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UKGC's power to snoop on your entire browsing history

Discussion in 'Slots Discussion' started by geordiecolin, Nov 27, 2016.

    Nov 27, 2016
  1. geordiecolin

    geordiecolin Senior Member CAG PABnononaccred mm4

    Occupation:
    Manager
    Location:
    West Sussex
    The Investigatory Powers Bill or "Snooper’s Charter"is now as good as passed. It just needs Royal Assent before it becomes law. Even deleted data.

    The UK Gambling Commission is included in an extensive list of agencies that can now ask for any UK citizen's browsing history, as outlined in Schedule 4 of the bill. But what justification can there be for them to be able to snoop on what we do online?
    Should the fact that I have Cliff Richard records on loop on youtube be allowed effect their considerations in my dealings with them?
     
  2. Nov 27, 2016
  3. RichyJ75

    RichyJ75 Silly Member PABnonaccred

    Occupation:
    Dogsbody and personal servant to my kids
    Location:
    United Kingdom
    Big Brother is looking over us!

    Personally I think it shouldn't be allowed as everyone is entitled to a 'personal life'. Great if they want to track people looking to build bombs or act illegally, but am sure my gambling history and visiting artistic sites shouldn't pose a problem!!!

    However, I can see why certain authorities may need to see history of casinos etc as I suppose if someone was depositing large sums at casinos then declares themselves bankrupt, the insolvency service may want to track down funds, etc if the person wishes to withdraw it at a later date once safe to do so.

    I have a feeling this subject may cause public unrest when reported on in the news, etc.
     
    1 person likes this.
  4. Nov 27, 2016
  5. jetset

    jetset Ueber Meister CAG

    Occupation:
    Senior Partner, InfoPowa News Service
    Location:
    Earth
    My thoughts exactly - governments appear to be intruding increasingly on almost every aspect of our lives, usually justifying each little removal of privacy or rights as essential for "security", "health" or "tax" reasons.

    Bit by bit these bureaucrats and politicians are eroding too many of our traditional rights as citizens and I don't like it.
     
  6. Nov 27, 2016
  7. Richas

    Richas Senior Member

    Occupation:
    Project Manager
    Location:
    UK
    They are the charging authority for offences under the 2005 Gambling Act, essentially the job that the Crown Prosecution Services does for most laws, Most of those are offences aboutproviding gambling services without a licence etc and apply to firm but there is also Section 42 on cheating which is all to relevant to peer to peer gambling like poker.

    The who you are communicating with when is pretty important to collusion charges but as ever they would need reasonable suspicion to get access to that by applying for it within their own authority and would need a full judge issued warrant for content of the communications to be monitored/checked which requires probable cause rather than reasonable suspicion.
     
  8. Nov 28, 2016
  9. 09237653

    09237653 Senior Member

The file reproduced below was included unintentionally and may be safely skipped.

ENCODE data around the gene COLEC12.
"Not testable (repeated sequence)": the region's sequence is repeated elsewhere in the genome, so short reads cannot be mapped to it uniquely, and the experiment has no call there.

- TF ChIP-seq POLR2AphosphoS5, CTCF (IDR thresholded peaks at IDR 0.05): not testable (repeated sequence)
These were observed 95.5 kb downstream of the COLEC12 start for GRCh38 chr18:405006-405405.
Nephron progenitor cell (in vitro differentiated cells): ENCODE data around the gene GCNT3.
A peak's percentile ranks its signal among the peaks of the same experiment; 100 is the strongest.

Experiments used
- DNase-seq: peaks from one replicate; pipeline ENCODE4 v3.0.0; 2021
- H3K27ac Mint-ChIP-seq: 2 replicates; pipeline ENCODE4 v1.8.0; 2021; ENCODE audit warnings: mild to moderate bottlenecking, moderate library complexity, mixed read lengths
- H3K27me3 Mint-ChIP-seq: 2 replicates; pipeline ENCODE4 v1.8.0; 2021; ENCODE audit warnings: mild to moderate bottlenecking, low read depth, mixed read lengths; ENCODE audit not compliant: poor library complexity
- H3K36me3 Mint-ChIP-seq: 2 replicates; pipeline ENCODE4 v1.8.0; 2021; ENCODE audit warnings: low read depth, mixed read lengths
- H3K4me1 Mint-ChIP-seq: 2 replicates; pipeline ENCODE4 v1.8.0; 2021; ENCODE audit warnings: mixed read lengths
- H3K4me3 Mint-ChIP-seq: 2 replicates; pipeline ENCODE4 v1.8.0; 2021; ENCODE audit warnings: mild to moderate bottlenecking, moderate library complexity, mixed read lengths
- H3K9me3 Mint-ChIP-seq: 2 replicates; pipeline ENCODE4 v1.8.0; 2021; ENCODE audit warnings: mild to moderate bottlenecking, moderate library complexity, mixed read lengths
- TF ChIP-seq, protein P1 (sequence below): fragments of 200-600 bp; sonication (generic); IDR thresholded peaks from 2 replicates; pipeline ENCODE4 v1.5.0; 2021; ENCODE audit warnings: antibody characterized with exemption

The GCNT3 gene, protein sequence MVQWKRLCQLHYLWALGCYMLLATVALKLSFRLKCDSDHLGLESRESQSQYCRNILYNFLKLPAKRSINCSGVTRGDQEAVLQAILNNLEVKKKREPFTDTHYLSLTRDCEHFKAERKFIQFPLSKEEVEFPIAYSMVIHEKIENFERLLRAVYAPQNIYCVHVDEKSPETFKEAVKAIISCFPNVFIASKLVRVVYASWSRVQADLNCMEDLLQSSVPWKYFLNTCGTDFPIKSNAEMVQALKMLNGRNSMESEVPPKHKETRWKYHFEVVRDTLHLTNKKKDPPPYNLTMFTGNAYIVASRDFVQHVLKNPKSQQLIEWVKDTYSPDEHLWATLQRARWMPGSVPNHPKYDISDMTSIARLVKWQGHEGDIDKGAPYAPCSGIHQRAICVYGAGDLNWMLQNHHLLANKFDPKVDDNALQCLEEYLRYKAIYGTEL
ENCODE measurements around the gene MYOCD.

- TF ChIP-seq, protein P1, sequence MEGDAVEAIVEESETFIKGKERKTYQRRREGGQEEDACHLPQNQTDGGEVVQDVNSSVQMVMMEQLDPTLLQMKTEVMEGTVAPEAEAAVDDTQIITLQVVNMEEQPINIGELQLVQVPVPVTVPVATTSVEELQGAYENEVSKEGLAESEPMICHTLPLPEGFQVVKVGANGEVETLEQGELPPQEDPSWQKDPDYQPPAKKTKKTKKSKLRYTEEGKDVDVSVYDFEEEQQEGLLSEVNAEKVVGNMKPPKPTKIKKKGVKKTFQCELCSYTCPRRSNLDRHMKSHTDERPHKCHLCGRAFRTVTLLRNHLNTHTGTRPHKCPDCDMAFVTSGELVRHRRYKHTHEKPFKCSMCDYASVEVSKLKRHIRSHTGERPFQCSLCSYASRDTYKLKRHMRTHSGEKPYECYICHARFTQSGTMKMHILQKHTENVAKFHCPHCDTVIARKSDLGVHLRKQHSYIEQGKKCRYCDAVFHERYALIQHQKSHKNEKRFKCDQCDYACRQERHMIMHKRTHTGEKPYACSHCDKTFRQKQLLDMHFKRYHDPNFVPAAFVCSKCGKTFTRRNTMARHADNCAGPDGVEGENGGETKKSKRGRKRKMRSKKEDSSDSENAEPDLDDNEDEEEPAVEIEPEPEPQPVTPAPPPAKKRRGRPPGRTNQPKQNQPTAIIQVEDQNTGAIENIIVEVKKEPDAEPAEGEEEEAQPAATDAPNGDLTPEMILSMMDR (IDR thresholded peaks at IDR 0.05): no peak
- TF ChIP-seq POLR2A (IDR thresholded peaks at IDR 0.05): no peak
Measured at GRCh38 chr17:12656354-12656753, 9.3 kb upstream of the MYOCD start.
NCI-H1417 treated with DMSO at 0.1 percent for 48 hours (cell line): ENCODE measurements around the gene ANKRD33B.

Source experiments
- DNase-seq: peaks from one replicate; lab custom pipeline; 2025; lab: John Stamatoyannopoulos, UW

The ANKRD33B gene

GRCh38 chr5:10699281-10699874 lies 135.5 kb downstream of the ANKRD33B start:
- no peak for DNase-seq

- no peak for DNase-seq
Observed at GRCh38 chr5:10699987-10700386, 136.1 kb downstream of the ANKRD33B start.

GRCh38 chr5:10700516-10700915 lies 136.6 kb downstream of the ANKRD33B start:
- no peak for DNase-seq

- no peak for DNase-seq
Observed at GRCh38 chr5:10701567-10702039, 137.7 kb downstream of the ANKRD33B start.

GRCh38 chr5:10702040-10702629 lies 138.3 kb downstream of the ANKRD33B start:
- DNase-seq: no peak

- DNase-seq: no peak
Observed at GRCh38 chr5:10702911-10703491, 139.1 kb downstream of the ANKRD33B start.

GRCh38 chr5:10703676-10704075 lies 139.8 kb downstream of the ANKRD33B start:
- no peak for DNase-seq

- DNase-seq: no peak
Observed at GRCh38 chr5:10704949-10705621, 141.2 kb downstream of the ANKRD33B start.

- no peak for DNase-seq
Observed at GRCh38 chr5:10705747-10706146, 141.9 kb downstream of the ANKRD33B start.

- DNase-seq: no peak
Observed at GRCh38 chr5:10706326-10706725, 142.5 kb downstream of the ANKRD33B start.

Occupation:
    .
    Location:
    UK
    Governments and NCA, FBI etc have all been spying on us for years, all this bill does is legalizes it, but the list of departments that will have full access to this data is a bit worrying.
     
  10. Nov 28, 2016
  11. geordiecolin

    geordiecolin Senior Member CAG PABnononaccred mm4

    Occupation:
    Manager
    Location:
    West Sussex
    So the UKGC themselves are limited by law as to who they are allowed to snoop on and need to justify it first via the judicial system :thumbsup:

    Lets hope that all of the other authorities granted the right to snoop have to go through the same process first. But I doubt it.
     
  12. Nov 28, 2016
  13. Richas

    Richas Senior Member

    Occupation:
    Project Manager
    Location:
    UK
    Yes, at least to some extent. Personaly I'd like the top level information to require judicial review rather than review by their internal person in charge of requests which post event may be subject to judicial review bt the trouble with that is that it is so frequent that investigators want the "who communicated to" data. The police made over 600k requests for phone records last year.Now that is essentially whats in your phone bill and that might be for suspects or missing persons but it is mostly suspects and the reason is to track who they talk to (and with mobiles from where).

    The browser list stuff is the equivalent of that phone bill. The more people shift to online communication the more it matters to investigations, going deeper to what was said or monitoring requires a judge.

    The rest have the same process that I think is too weak at the outset but having a non judge assess if it meets the criteria internally and signing it off is a lot cheaper than that person also having to get a judge to agree before doing it.
     
  14. Nov 29, 2016
  15. geordiecolin

    geordiecolin Senior Member CAG PABnononaccred mm4

    Occupation:
    Manager
    Location:
    West Sussex
    The trouble there is that the real sinister clued up criminals and the like dodge this snooping at will by using the dark web.
    Did you know that the likes of me only have access to something like 10% of the contents of the internet because the rest is to be found on the dark web?
     
  16. Nov 29, 2016
  17. ThePOGG

    ThePOGG Meister Member webmeister

    Occupation:
    Casino Affiliate
    Location:
    UK